Tuesday, March 25, 2008

Toiling away

Soulberry asked for the best fast bowlers on flat pitches since 1970. Defining a flat pitch is not easy, so I've taken a short-cut to make my life easier. I've just totted up the averages for bowlers in innings where the opposition scores at least 450. It's a bit artificial, but it should do.

Here we go. This is actually all Test bowlers, qualification 15 wickets in these high-scoring innings. They're ranked by the weighted averages, where wickets are weighted by the average of the batsmen dismissed. This is particularly useful in this exercise, as we're not interested in who picks up cheap tail-end wickets. I've bolded the bowlers who satisfy Soulberry's criteria.

name runs wkts wtd wkts avg wtd avg
Mushtaq Mohammad 629 21 21,2 29,95 29,61
WJ O'Reilly 932 24 29,6 38,83 31,53
MW Tate 1124 30 34,2 37,47 32,83
C White 792 17 23,6 46,59 33,63
SM Pollock 1376 40 40,2 34,40 34,20
NJN Hawke 629 18 18,3 34,94 34,32
MHN Walker 552 15 15,3 36,80 36,01
RGD Willis 1386 33 38,4 42,00 36,09
BA Reid 867 24 23,9 36,13 36,31
JN Gillespie 871 17 22,9 51,24 38,07
M Dillon 1413 28 37,0 50,46 38,21
DK Lillee 956 26 24,8 36,77 38,52
B Lee 1191 27 30,4 44,11 39,23
JC Laker 846 20 21,5 42,30 39,29
CEL Ambrose 667 16 16,9 41,69 39,40
CE Cuffy 571 15 14,5 38,07 39,49
DA Allen 966 20 24,4 48,30 39,66
AJ Bell 503 15 12,5 33,53 40,21
DR Hadlee 890 19 22,1 46,84 40,25
FS Trueman 644 15 16,0 42,93 40,38

I'm not sure how much I'd want to read into these numbers, since the wicket tallies are generally quite low. But Shaun Pollock looks like he deserves to be near the top.

And now the bottom end:

EAS Prasanna 1573 21 21,8 74,90 72,02
GS Sobers 1520 21 20,9 72,38 72,73
Mohammad Sami 1507 17 20,6 88,65 73,26
SJ Harmison 1825 24 24,9 76,04 73,32
SP Gupte 1120 18 15,1 62,22 74,17
DL Underwood 1593 18 21,2 88,50 75,11
FH Edwards 1136 15 15,1 75,73 75,38
PCR Tufnell 1339 15 16,3 89,27 82,35
Mushtaq Ahmed 1266 15 15,1 84,40 83,62
RJ Shastri 1719 17 19,4 101,12 88,52

First of all, thank you Barry.

You have given us something to work with...sketched out the concept on the board for us.

I'm not surprised with some names and yet I am surprised. Most of the pacemen do not surprise me...Craig White could be an artifact for those must be his purple patch...but no McGrath and Walsh! Or Akram, Waqar!

Stats can sometimes smite you so!

The bottom end suggests that the selection criteria are fairly representative.

And what about Sir Richard Hadlee? Khan? Kapil? Wow! This is a new look indeed!

Do you mind, Barry, if I draw people's attention to this post, where the discussion is being held? I'm in it at two forums...606 and The Rum Shop.
Ranks are out of the 106 bowlers all-time with 15 wickets in innings of at least 450.

McGrath: rank 26; 17 wkts; avg 52,35; wtd avg 44,84
Walsh: rank 57; 32 wkts; avg 50,41; wtd avg 51,70
Hadlee: rank 59; 22 wkts; avg 51,64; wtd avg 51,87
Kapil: rank 61; 56 wkts; avg 56,81; wtd avg 52,02
Imran Khan: rank 64; 27 wkts; avg 47,93; wtd avg 52,95
Waqar Younis: rank 79; 20 wkts; avg 55,3; wtd avg 58,46
Wasim Akram: rank 87; 25 wkts; avg 56,24; wtd avg 64,26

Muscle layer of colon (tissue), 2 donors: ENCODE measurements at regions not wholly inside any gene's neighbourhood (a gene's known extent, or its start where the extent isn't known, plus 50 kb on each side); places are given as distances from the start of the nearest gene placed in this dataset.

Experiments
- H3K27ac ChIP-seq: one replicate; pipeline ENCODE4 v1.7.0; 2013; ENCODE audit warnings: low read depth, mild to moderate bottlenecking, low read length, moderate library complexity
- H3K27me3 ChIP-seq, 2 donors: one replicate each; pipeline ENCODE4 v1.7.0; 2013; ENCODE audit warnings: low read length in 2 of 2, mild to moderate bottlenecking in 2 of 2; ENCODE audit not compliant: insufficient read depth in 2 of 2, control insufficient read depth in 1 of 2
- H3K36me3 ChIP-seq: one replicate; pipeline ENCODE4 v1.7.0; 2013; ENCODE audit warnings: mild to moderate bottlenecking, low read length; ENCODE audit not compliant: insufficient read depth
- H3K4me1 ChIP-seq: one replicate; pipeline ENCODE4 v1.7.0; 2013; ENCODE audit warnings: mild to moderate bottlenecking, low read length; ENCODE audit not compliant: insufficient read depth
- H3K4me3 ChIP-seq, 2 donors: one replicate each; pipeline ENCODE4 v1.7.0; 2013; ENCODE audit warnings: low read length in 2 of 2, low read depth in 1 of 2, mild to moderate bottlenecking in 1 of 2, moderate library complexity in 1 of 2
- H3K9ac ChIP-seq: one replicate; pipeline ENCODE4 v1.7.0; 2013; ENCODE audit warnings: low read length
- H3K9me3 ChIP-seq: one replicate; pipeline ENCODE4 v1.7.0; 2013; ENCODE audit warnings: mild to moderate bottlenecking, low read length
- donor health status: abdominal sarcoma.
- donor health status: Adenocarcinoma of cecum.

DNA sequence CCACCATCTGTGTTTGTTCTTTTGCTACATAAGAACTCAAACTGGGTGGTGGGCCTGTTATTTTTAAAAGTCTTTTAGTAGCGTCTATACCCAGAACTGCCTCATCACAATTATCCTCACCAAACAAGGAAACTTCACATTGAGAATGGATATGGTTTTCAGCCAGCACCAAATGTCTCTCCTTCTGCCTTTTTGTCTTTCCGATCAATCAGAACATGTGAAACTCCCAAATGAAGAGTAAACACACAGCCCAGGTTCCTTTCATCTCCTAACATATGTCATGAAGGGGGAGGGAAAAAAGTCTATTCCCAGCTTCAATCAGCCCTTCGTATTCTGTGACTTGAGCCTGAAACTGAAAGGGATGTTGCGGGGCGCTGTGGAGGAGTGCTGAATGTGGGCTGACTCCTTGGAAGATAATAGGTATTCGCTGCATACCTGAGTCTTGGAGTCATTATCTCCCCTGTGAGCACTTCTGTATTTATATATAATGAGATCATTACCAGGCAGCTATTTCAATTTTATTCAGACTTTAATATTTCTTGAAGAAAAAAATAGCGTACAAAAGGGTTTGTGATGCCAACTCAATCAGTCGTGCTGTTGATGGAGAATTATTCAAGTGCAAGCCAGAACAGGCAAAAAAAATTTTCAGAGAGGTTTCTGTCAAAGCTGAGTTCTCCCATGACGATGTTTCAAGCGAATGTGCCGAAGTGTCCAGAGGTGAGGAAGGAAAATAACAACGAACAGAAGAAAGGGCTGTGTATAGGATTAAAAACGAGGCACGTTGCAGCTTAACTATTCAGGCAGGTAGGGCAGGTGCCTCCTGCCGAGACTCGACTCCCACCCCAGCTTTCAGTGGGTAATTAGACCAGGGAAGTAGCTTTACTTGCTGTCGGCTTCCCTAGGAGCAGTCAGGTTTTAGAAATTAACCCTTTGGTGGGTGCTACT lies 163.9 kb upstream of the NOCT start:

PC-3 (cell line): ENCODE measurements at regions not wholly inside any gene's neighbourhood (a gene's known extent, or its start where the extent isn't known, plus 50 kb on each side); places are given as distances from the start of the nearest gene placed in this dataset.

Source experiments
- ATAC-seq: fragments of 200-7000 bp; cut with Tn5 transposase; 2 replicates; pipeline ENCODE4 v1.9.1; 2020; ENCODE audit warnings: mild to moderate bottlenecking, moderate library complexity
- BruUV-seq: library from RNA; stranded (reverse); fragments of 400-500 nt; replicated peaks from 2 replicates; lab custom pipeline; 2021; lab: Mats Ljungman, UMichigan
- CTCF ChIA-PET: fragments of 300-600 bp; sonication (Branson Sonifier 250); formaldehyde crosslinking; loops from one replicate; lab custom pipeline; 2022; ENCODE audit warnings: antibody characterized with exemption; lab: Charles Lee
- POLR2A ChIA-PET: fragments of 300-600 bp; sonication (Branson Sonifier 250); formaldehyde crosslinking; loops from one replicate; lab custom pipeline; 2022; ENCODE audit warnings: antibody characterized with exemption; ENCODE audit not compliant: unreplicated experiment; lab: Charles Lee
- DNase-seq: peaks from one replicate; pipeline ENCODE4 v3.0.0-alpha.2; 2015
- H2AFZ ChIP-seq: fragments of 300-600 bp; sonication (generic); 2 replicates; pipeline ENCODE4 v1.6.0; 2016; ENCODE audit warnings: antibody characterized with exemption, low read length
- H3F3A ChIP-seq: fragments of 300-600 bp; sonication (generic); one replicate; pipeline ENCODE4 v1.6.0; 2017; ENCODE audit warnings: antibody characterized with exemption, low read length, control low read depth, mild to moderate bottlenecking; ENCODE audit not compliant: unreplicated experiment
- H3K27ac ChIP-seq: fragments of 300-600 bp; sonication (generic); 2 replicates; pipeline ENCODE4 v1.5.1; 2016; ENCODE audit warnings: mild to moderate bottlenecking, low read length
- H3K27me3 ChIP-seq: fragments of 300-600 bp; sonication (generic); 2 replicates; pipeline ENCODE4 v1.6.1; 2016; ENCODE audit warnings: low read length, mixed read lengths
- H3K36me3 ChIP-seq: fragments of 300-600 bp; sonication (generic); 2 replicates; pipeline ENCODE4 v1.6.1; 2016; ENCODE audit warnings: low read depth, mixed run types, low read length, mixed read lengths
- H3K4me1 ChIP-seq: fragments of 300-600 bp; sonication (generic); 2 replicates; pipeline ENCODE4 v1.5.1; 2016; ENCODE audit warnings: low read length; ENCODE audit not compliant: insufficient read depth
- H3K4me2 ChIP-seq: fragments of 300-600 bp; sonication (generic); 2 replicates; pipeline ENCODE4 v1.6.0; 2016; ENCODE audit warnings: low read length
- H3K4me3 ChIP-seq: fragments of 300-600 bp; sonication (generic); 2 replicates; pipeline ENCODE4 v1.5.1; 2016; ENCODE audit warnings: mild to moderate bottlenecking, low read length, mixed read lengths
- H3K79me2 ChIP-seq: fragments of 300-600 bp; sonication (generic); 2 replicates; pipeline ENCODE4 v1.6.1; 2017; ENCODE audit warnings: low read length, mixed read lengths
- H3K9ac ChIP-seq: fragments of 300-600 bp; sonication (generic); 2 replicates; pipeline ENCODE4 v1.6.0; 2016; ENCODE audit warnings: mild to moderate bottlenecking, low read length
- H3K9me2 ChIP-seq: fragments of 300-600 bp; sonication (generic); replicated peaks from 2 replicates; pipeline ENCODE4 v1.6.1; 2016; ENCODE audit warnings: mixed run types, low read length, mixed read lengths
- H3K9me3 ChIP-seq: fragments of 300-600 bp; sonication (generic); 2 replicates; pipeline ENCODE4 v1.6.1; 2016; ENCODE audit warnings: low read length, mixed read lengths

Feel free to link to this post wherever. I put it on the Internet after all, it's meant to be read.

And though they're not pace bowlers, people might be interested to see:
Murali: rank 37; 58 wkts; avg 52,91; wtd avg 47,83
Warne: rank 90; 32 wkts; avg 65,34; wtd avg 65,96

I don't know what to make of all these numbers.

I think (not entirely sure) that there should be some sort of bias in the results, favouring bowlers with weak bowler teammates. But the McGrath-Warne comparison is interesting.
Apparently people are interested in Chaminda Vaas. He's squeewed in between Hadlee and Kapil. Rank 60; 45 wkts; avg 59,58; wtd avg 51,97.
David, would the number of overs/balls bowled per wicket taken enter the equation?

Do you think bowling strike rates in high-scoring matches could be considered over averages for effectivity?

Just a thought.

these figures suggest that some bowlers did their job despite the high scores, which in effect suggests that their good performance probably didn't impact the innings much.

Those premier bowlers of various teams when they couldn't bowl as well as they usually did, ended up with teams scoring highly...logical.

Am I right in those layman summation?
Do you think bowling strike rates in high-scoring matches could be considered over averages for effectivity?
I used to think that strike rate was important, but now I don't. Say you have two bowlers who both average 30. One has a strike rate of 50, and the other a strike rate of 60. Then the first bowler will take wickets more quickly but give away more runs. At the end of the day, they both go for 30 runs a wicket.

So low bowling strike rates make games go faster, which is good for the spectator and reduces draws, but probably doesn't change win/loss ratios. I've started to think that strike rate is a measure of awesomeness more than anything else.

in effect suggests that their good performance probably didn't impact the innings much.
Sometimes perhaps yes, sometimes no. If a team is all out for 450 and your strike bowler took 4/120, then it probably could have been a lot worse if you didn't have your strike bowler. But if a team declares at 6/600, then probably the guy who took 3/100 didn't affect things too much - maybe the declaration would have been 5/600 instead, no real change.